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Are Managers’ Perceptions of Constraints to Growth Reliable? Evidence from a Natural Experiment in South Africa

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  • Clarke, George

Abstract

Can surveys of what managers see as the biggest problems that their firm faces provide useful information on the main constraints to private sector and economic development and be used to prioritize reforms in these areas? One of many concerns about doing this is that managers’ responses to questions about specific areas of the investment climate might reflect their assessment of overall investment climate or their overall business confidence rather than their views on that specific area of the investment climate. This paper uses a natural experiment in South Africa to assess whether this is the case. When the World Bank’s 2007-2008 Enterprise Survey was being carried out, a major electricity crisis hit South Africa. The crisis resulted in many more managers saying that power was a serious constraint on enterprise operations—the share rose from about 10 percent of managers before the crisis to close to 50 percent after the crisis. But it also resulted in greater concern about most other areas of the investment climate—including areas such as taxation, regulation, and other areas of infrastructure that were unrelated to the crisis. This suggests that managers do not fully compartmentalize their responses. Moreover, the changes were large enough to suggest that cross-time and cross-country comparisons of perception data will be difficult.

Suggested Citation

  • Clarke, George, 2010. "Are Managers’ Perceptions of Constraints to Growth Reliable? Evidence from a Natural Experiment in South Africa," MPRA Paper 20098, University Library of Munich, Germany.
  • Handle: RePEc:pra:mprapa:20098
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    References listed on IDEAS

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    1. George Clarke & James Habyarimana & David Kaplan & Vijaya Ramachandran, 2008. "Why isn't South Africa growing faster? Microeconomic evidence from a firm survey," Journal of International Development, John Wiley & Sons, Ltd., vol. 20(7), pages 837-868.
    2. Clarke, George R.G. & Cull, Robert & Martinez Peria, Maria Soledad, 2006. "Foreign bank participation and access to credit across firms in developing countries," Journal of Comparative Economics, Elsevier, vol. 34(4), pages 774-795, December.
    3. George R.G. Clarke & James Habyarimana & Michael Ingram & David Kaplan & Vijaya Ramachandran, 2007. "An Assessment of the Investment Climate in South Africa," World Bank Publications, The World Bank, number 6738.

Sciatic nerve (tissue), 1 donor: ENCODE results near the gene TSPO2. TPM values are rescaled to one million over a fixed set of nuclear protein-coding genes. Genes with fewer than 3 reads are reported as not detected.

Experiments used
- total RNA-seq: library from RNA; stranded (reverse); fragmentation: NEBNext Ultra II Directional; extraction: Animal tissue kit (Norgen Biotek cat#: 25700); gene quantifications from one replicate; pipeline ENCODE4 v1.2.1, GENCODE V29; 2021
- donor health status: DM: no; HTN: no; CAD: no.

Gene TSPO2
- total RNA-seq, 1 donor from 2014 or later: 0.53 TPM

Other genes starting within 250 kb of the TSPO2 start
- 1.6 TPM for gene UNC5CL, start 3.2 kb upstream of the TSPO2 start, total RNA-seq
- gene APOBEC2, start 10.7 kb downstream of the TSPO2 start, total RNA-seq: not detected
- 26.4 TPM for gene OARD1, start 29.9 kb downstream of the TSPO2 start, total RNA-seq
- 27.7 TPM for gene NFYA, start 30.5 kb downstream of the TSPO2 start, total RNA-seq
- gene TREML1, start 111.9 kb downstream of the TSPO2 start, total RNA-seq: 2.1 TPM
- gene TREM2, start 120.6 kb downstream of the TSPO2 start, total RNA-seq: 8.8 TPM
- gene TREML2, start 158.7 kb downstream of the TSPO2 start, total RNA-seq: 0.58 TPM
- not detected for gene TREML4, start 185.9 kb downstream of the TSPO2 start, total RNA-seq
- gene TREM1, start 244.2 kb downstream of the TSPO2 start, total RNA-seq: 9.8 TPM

4. Jakob Svensson, 2005. "Eight Questions about Corruption," Journal of Economic Perspectives, American Economic Association, vol. 19(3), pages 19-42, Summer.
    5. Beck, Thorsten & Demirguc-Kunt, Asli & Levine, Ross, 2006. "Bank supervision and corruption in lending," Journal of Monetary Economics, Elsevier, vol. 53(8), pages 2131-2163, November.
    6. Clarke, George R.G., 2011. "How Petty is Petty Corruption? Evidence from Firm Surveys in Africa," World Development, Elsevier, vol. 39(7), pages 1122-1132, July.
    7. Sendhil Mullainathan & Marianne Bertrand, 2001. "Do People Mean What They Say? Implications for Subjective Survey Data," American Economic Review, American Economic Association, vol. 91(2), pages 67-72, May.
    8. Omar Azfar & Peter Murrell, 2009. "Identifying Reticent Respondents: Assessing the Quality of Survey Data on Corruption and Values," Economic Development and Cultural Change, University of Chicago Press, vol. 57(2), pages 387-411, January.
    9. Thorsten Beck & Asli Demirgüç-Kunt & Vojislav Maksimovic, 2005. "Financial and Legal Constraints to Growth: Does Firm Size Matter?," Journal of Finance, American Finance Association, vol. 60(1), pages 137-177, February.
    10. Jensen, Nathan M. & Li, Quan & Rahman, Aminur, 2007. "Heard melodies are sweet, but those unheard are sweeter : understanding corruption using cross-national firm-level surveys," Policy Research Working Paper Series 4413, The World Bank.
    11. Hallward-Driemeier, Mary & Aterido, Reyes, 2009. "Comparing Apples with....Apples : how to make (more) sense of subjective rankings of constraints to business," Policy Research Working Paper Series 5054, The World Bank.
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    Cited by:

    1. Clarke, George R.G. & Cull, Robert & Kisunko, Gregory, 2012. "External finance and firm survival in the aftermath of the crisis: Evidence from Eastern Europe and Central Asia," Journal of Comparative Economics, Elsevier, vol. 40(3), pages 372-392.
    2. Ali Fakih & Pascal L. Ghazalian, 2015. "What factors influence firm perceptions of labour market constraints to growth in the MENA region?," International Journal of Manpower, Emerald Group Publishing, vol. 36(8), pages 1181-1206, November.

    More about this item

    Keywords

    Subjective Data; Firm-level Data; Perceptions; South Africa;

    JEL classification:

    • O2 - Economic Development, Innovation, Technological Change, and Growth - - Development Planning and Policy
    • C42 - Mathematical and Quantitative Methods - - Econometric and Statistical Methods: Special Topics - - - Survey Methods
    • O20 - Economic Development, Innovation, Technological Change, and Growth - - Development Planning and Policy - - - General
    • O12 - Economic Development, Innovation, Technological Change, and Growth - - Economic Development - - - Microeconomic Analyses of Economic Development

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